Apple's earnings calls tend to give analysts bits and pieces of its products' progress but never really the whole meal.
That's what happened yesterday (April 26) during Apple's second quarter earnings call. Apple CEO Tim Cook threw out new Apple Pay user stats — but in a way that gave little context or details.
For example, he noted that Apple Pay is growing at 1 million users a week and that it is seeing five times the transaction volume of a year ago. But he didn't say how many users Apple Pay has or what transaction volume was a year ago. In terms of acceptance, he said that Apple Pay is accepted at 2.5 million locations in the U.S. alone.
During the call, CFO Luca Maestri noted that the company hasn't seen a meaningful revenue impact from Apple Pay but did say that he expects Apple Pay could eventually make a financial impact. Of course, no clarity around “eventually.”
iPhone Sales — And Slowdowns
But the big news, as all of the headlines have blasted, is that Apple's iPhone sales took a hit this quarter. Cook explained that the dip had a lot to do with the overwhelming number of customers who upgraded to the iPhone 6/6s when those models first came out, so way more then means way fewer now. In Q2 2015, the quarter after the Apple iPhone 6 launch, Apple sold 61.2 million iPhones. A year later, iPhone sales were down 10 million phones, to 51.2 million.
That 16 percent downward slump drove revenues downward as well. Apple brought in 18 percent less revenue as a result of the slowdown — $32.9 billion this quarter versus $40.3 billion one year ago.
The somewhat bright spot is that analysts had already predicted Apple to sell only 50 million iPhone units this quarter, so in that regard, Apple beat estimates. That wasn’t enough to keep Apple stock from falling 8 percent in post-trading hours.
The other big headline, of course, is that this quarter is the first time that Apple took a quarterly sales dip in 13 years. Apple's YOY revenue dipped to $50.6 billion, which was down 13 percent from last year's Q2 of $58 billion. The downside of a massively successful quarter with record-breaking iPhone sales like 2015's Q2 is that it creates a tough benchmark to follow.
Apple certainly saw that play out this time around.
"Without giving exact numbers, if we would have had the same rate for the 6s as we did the 6, it would be time for a huge party. It would be a huge difference," Cook said, acknowledging that the sales difference between the iPhone 6 and 6s was "lower, a lot lower." Of course, he didn't break out how much lower specifically for that model.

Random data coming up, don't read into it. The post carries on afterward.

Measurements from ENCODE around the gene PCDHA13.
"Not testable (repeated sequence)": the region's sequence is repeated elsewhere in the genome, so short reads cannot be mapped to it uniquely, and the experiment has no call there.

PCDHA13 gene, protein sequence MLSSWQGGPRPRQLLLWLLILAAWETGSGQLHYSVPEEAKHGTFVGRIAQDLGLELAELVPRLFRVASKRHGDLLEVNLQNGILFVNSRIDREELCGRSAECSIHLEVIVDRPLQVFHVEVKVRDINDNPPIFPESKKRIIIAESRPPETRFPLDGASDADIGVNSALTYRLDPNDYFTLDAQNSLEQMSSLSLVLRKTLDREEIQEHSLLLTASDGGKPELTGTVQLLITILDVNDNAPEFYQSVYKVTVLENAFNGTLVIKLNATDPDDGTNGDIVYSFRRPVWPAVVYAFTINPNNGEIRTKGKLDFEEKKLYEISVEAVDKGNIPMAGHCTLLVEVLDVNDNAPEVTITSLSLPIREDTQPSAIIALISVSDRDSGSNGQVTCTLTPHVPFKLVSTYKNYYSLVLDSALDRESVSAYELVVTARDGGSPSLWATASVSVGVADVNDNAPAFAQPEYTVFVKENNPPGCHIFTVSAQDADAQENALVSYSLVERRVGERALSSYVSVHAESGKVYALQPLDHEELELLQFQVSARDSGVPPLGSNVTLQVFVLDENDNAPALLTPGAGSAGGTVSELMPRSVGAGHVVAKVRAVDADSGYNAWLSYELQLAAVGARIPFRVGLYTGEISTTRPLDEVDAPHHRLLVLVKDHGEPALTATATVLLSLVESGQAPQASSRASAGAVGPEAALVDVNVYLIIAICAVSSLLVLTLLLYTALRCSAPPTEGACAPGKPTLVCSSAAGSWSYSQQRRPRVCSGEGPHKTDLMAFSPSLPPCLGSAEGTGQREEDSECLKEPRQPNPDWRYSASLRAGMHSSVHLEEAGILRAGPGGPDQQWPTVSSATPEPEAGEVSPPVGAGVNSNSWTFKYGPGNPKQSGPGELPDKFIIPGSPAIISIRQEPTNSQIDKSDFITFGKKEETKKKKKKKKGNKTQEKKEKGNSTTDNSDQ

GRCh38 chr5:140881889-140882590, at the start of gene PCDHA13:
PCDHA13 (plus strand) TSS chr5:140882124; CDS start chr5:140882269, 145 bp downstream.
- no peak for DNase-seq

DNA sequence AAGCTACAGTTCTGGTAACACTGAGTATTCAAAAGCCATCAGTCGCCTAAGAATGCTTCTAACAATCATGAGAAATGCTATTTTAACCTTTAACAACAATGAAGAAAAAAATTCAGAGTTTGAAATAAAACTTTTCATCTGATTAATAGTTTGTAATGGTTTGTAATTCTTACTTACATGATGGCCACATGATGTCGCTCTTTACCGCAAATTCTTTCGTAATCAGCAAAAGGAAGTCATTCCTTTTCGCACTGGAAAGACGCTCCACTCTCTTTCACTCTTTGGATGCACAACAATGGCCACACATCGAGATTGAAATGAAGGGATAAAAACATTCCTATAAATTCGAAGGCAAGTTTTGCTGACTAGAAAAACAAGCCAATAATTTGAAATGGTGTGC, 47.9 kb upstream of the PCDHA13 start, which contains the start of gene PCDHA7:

He also noted that switchovers from non-Apple users to Apple users was the largest the company had seen in six months, but he was mum on those figures, too.
“Despite the pause in our growth, our results reflect excellent execution by our team in the face of strong macroeconomic headwinds in most of the world,” Cook said.
In terms of highlights for Apple, emerging markets — specifically, India — were mentioned as high points for the company. Apple saw a 56 percent sales growth in India and is seeing much more traction in that region.
In China, however, the numbers weren't quite as strong as those Apple previously posted, but Cook was optimistic that things will pick up. Sales across Greater China (defined by Apple as China, Taiwan and Hong Kong) were down 26 percent to $12.49 billion — down from $16.82 billion a year ago. Outside of Japan, revenues in that region were down across the board.
"I think China is not as weak as it has been talked about. We may not have the winds at our back that we had hoped, but it's a lot more stable than what I think is the common view of it. We remain really optimistic on China," Cook said on the call with analysts.
Certainly, China's economic slowdown came at the wrong time for Apple. But Cook also hinted that Apple may be paying attention to India now that China is a bit in flux.
“The market potential has not been as great there. India is where China was seven to 10 years ago,” Cook said on the call. “I think there’s a great opportunity there."